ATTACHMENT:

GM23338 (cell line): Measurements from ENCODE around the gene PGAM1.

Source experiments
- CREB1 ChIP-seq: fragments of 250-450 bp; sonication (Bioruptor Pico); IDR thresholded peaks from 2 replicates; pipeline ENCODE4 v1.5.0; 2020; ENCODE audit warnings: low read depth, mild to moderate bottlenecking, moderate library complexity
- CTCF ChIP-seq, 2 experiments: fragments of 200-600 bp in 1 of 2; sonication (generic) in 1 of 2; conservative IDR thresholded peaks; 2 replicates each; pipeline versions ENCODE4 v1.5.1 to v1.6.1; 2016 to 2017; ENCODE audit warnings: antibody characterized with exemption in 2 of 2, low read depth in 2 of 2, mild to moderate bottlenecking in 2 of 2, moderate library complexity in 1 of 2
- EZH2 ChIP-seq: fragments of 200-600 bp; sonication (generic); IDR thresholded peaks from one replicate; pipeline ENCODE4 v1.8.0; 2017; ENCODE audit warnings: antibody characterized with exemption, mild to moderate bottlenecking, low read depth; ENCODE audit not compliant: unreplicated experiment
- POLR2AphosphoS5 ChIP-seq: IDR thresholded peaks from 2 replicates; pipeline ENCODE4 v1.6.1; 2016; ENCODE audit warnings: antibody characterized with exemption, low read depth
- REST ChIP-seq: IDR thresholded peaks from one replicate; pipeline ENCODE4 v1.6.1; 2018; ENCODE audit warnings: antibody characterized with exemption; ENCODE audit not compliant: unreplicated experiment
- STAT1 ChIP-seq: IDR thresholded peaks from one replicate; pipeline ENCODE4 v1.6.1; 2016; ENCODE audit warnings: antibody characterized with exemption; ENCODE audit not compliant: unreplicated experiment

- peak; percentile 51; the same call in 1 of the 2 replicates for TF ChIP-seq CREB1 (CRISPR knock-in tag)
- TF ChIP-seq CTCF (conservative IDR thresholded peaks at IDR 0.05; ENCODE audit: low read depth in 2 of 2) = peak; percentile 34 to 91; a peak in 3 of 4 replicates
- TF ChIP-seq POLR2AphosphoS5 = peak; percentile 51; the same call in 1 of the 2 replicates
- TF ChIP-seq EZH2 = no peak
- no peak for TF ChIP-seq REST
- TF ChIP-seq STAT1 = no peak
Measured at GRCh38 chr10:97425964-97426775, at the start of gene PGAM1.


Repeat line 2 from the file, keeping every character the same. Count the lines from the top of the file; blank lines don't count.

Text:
Source experiments